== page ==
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Review in the Vancouver Courier

Adventurer Explores BC's Unnamed Mountains

When most of us hear the words Knight and Bute, a traffic-choked bridge and a gridlocked downtown artery spring to mind.

To John Baldwin, author of Mountains of the Coast, they are BC coastal inlets, synonymous with a lonely three-week trek through the unvisited, unnamed peaks that separate the two. Baldwin is the kind of man who makes me think I should get out more.

For the last 25 years, armed with hard-earned knowledge of the wilderness, a diary and a cursory knowledge of photography picked up at night classes, the West Side resident has been exploring BC's Coast Mountains - hard-earned because skiing from Bella Coola to Vancouver brings its share of knocks including one brush with death.

"At a flat point in the ridge it was my turn to lead and break trail for a while, but as I moved ahead the snow fractured and the entire area under my feet dropped like a trap door and sent me hurtling down the cliff inside an avalanche of snow. I was spewed out into the glacier amidst piles of debris," writes Baldwin of a hike up Hudson Bay mountain above Smithers in 1977.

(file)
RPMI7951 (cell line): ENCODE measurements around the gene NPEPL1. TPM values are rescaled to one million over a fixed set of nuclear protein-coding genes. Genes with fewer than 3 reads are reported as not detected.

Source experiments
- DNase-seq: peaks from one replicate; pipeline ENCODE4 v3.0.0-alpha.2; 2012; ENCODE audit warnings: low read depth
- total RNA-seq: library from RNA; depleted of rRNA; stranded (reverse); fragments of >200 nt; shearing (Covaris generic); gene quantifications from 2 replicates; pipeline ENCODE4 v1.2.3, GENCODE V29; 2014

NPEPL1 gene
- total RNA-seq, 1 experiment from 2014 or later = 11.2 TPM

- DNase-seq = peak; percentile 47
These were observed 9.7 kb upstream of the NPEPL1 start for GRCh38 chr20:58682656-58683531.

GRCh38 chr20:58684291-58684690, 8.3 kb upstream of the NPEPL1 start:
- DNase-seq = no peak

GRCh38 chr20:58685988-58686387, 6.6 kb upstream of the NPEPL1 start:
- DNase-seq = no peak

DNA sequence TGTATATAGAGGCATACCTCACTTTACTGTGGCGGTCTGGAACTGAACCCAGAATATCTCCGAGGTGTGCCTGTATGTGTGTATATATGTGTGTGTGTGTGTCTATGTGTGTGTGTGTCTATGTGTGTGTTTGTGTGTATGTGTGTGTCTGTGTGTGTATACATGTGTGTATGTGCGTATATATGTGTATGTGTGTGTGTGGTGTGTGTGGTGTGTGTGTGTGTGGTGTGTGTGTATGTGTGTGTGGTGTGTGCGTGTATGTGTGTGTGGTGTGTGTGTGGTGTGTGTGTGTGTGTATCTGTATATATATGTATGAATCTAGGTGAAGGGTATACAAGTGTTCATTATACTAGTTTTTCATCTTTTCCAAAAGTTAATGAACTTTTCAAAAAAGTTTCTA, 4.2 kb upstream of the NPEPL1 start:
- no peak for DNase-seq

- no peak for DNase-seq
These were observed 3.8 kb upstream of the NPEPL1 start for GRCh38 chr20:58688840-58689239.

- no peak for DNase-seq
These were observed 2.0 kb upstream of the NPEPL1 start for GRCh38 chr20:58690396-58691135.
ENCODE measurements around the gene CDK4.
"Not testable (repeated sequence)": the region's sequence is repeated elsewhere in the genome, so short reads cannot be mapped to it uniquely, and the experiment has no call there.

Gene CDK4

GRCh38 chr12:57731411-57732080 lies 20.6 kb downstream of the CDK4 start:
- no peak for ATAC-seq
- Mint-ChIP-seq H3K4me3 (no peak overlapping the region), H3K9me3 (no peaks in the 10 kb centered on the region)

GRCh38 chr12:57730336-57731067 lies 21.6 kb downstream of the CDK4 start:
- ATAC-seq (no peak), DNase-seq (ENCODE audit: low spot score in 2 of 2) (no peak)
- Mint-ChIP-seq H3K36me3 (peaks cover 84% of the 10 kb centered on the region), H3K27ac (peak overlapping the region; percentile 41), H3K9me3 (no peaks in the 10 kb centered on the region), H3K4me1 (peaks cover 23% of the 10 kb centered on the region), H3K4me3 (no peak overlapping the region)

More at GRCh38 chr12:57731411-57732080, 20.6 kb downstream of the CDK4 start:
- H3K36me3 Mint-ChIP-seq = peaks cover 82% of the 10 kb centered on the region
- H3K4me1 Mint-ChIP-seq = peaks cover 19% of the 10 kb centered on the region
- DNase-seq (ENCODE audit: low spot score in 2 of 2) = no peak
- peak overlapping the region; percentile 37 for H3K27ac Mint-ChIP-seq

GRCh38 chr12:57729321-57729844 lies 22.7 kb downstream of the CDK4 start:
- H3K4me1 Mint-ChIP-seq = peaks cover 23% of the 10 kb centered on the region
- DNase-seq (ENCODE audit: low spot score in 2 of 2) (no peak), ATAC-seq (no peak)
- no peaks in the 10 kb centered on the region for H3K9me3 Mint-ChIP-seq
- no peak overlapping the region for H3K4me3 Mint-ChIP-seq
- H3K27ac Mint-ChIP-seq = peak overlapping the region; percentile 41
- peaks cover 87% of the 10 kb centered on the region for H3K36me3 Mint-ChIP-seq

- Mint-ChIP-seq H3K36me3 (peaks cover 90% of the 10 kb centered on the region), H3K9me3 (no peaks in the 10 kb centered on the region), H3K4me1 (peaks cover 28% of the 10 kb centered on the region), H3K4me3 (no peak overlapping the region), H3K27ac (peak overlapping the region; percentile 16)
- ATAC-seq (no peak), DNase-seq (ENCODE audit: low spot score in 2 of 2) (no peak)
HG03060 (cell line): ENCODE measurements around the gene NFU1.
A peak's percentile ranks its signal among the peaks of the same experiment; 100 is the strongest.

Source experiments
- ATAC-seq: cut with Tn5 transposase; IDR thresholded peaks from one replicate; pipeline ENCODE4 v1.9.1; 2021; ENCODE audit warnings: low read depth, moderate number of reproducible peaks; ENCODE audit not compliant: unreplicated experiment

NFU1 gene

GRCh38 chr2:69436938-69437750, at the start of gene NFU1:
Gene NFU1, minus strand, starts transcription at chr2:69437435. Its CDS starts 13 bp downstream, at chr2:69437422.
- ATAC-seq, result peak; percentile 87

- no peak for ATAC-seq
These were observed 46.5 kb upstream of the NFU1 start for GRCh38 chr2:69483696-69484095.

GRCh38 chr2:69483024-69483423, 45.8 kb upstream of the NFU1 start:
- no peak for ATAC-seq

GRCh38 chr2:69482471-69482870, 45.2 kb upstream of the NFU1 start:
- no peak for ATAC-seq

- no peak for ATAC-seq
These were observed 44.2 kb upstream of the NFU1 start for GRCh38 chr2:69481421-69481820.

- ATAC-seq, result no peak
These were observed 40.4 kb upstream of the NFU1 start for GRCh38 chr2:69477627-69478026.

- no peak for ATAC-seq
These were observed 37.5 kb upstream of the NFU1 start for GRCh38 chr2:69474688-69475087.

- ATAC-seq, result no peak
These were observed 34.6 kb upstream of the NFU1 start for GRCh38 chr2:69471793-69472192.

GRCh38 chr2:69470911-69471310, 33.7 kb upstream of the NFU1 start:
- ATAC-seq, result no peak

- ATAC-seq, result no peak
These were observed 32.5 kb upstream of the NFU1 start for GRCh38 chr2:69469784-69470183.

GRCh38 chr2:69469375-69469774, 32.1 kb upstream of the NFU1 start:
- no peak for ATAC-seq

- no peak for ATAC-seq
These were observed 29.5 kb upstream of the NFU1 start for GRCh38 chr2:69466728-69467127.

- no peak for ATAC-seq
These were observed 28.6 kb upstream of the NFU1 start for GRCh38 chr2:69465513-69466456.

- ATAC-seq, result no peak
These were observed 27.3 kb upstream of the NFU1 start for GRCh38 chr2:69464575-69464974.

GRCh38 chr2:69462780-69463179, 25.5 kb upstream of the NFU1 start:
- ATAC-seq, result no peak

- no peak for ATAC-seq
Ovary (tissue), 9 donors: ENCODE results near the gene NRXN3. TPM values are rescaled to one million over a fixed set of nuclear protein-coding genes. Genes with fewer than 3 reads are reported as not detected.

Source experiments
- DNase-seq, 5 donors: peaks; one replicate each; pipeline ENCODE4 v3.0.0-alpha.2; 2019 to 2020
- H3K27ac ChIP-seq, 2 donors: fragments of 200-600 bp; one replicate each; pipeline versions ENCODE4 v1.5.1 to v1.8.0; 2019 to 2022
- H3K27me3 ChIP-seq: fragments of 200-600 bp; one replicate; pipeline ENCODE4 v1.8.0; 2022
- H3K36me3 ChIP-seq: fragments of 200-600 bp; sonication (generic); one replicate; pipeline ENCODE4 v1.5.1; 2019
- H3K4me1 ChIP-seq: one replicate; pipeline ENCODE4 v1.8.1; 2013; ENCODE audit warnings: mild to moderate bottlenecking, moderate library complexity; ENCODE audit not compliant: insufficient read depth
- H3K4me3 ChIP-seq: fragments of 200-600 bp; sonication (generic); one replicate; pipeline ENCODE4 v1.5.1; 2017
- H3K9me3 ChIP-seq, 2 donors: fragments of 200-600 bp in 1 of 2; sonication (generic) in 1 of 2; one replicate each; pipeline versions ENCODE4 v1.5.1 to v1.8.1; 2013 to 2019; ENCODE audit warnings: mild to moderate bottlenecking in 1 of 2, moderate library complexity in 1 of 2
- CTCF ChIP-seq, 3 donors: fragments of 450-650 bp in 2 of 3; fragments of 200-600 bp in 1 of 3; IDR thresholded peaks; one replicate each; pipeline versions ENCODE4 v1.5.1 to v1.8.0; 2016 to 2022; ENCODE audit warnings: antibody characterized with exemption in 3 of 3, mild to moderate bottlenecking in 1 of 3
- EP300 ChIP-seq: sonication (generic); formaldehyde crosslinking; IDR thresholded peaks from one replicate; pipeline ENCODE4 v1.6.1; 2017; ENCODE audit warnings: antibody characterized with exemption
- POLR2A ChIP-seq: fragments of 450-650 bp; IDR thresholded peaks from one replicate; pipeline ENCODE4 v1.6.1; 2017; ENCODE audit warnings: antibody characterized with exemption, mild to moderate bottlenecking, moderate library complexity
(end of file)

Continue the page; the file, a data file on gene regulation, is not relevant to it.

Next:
What makes the story remarkable is the fact that the 250-metre plunge left him with only an injured knee and bruising.

Mountains of the Coast features more thrills than spills though. Baldwin sorted 8,000 slides to present dramatic high-altitude images of a BC few know, while his narrative describes his route, methods and motivaions. The 42-year-old has negotiated blizzards, temperamental glaciers and epic ski traverses over vast ice-fields to bag more than 250 first-ascents. Aside from map-checking and refining equipment, planning involves airlifting food that's triple-bagged and tightly packed in cardboard boxes to withstand 40-metre airdrops and the unwanted attentions of passing bears. Three photos illustrate what can happen when the odd box doesn't survive the drop. They're not pretty pictures.

Baldwin's philosophy toward mountaineering is clear from his conclusions. He may have skied the entire length of the Coastal range, humbled Mount Waddington (BC's highest mountain) and still had time to take stunning pictures, but this is not a tale of endurance, risk or being first. Leave that Jon Krakauer. Rather, he revels in the emptiness of wilderness and the simple joy of nature. His book puts life's molehills into perspective.

-Neville Judd, The Vancouver Courier